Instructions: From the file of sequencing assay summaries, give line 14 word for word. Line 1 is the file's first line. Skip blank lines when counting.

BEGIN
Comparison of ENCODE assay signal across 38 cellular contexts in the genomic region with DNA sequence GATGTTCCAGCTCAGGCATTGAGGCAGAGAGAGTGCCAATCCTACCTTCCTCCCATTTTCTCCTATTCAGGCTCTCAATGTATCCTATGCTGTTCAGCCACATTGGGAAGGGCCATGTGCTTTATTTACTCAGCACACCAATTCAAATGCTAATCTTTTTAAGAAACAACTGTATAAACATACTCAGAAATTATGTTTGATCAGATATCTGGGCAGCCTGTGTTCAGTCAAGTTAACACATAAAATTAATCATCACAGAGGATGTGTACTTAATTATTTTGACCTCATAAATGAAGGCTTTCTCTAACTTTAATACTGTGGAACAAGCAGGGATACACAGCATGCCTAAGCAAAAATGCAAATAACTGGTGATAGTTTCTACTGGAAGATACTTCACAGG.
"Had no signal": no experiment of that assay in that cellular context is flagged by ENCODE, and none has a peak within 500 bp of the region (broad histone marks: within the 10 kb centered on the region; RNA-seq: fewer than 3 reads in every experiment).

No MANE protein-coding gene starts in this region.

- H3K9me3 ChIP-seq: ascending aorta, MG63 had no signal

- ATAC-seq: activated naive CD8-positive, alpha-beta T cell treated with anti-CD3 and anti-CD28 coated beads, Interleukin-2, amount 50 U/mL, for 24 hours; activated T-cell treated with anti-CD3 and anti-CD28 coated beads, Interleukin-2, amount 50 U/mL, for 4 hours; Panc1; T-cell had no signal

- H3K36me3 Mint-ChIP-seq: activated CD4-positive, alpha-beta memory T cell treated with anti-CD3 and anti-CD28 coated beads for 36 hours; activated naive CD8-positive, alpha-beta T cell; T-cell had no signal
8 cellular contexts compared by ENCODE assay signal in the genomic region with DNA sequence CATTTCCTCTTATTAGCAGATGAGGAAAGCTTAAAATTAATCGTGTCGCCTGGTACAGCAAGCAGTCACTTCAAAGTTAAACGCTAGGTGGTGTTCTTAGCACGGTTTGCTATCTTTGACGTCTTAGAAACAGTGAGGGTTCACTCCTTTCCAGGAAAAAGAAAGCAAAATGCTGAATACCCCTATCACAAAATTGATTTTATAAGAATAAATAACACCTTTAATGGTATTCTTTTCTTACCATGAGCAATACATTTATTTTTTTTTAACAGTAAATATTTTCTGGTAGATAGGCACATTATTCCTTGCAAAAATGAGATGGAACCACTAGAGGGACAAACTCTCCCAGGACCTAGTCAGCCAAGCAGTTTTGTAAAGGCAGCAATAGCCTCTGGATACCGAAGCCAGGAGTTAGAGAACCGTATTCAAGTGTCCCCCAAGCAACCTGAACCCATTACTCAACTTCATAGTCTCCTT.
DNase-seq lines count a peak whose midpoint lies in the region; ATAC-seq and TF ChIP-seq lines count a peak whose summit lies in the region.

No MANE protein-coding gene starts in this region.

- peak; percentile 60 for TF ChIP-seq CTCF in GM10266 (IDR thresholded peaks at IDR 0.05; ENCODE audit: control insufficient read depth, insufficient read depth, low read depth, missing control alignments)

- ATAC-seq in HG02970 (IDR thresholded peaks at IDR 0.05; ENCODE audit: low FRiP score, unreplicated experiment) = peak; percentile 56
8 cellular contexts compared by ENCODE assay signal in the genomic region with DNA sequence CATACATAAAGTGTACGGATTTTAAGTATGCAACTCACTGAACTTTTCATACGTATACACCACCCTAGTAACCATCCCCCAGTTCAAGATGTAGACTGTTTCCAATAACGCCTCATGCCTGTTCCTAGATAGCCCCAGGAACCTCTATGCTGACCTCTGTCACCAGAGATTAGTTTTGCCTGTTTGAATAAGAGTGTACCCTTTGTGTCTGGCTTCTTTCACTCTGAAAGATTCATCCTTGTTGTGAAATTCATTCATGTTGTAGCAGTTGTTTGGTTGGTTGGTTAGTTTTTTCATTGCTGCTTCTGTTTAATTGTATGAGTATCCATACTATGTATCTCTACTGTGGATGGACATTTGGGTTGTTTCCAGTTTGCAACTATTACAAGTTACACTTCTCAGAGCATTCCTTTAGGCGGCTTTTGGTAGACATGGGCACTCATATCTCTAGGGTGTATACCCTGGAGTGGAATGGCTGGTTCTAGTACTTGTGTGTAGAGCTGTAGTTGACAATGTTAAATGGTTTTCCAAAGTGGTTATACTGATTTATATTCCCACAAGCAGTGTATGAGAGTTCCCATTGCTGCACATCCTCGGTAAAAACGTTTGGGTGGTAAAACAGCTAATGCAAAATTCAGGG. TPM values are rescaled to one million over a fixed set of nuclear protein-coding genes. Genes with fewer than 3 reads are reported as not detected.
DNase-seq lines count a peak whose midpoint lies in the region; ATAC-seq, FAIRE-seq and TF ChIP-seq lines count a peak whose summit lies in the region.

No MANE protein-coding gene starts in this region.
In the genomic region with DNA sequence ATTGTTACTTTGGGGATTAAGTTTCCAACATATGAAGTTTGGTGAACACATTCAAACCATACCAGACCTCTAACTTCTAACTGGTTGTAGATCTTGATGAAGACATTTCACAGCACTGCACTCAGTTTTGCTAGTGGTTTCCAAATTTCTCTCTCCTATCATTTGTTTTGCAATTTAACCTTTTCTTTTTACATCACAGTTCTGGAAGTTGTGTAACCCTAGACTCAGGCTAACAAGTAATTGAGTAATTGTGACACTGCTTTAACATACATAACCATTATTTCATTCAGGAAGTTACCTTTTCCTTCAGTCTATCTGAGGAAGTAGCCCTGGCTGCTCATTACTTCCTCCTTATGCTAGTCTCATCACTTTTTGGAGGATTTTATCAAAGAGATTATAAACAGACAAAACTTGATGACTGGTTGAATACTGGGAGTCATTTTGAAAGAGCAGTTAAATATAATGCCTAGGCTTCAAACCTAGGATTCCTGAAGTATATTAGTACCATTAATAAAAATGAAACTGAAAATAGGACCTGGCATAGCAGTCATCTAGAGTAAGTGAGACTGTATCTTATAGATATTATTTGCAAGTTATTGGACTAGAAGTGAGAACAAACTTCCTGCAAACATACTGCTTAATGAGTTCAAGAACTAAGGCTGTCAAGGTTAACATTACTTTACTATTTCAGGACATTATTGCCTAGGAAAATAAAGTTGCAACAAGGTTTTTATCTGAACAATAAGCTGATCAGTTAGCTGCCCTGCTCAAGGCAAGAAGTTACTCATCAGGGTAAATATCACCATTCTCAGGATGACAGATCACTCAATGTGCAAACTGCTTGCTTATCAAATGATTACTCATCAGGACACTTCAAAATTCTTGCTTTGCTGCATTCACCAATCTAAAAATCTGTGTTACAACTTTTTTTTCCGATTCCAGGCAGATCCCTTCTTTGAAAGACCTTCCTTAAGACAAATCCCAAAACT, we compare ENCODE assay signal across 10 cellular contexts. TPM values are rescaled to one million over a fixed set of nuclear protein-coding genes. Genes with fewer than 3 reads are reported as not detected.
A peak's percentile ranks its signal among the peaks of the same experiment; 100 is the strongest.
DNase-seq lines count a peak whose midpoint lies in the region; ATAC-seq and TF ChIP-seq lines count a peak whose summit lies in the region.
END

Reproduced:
No MANE protein-coding gene starts in this region.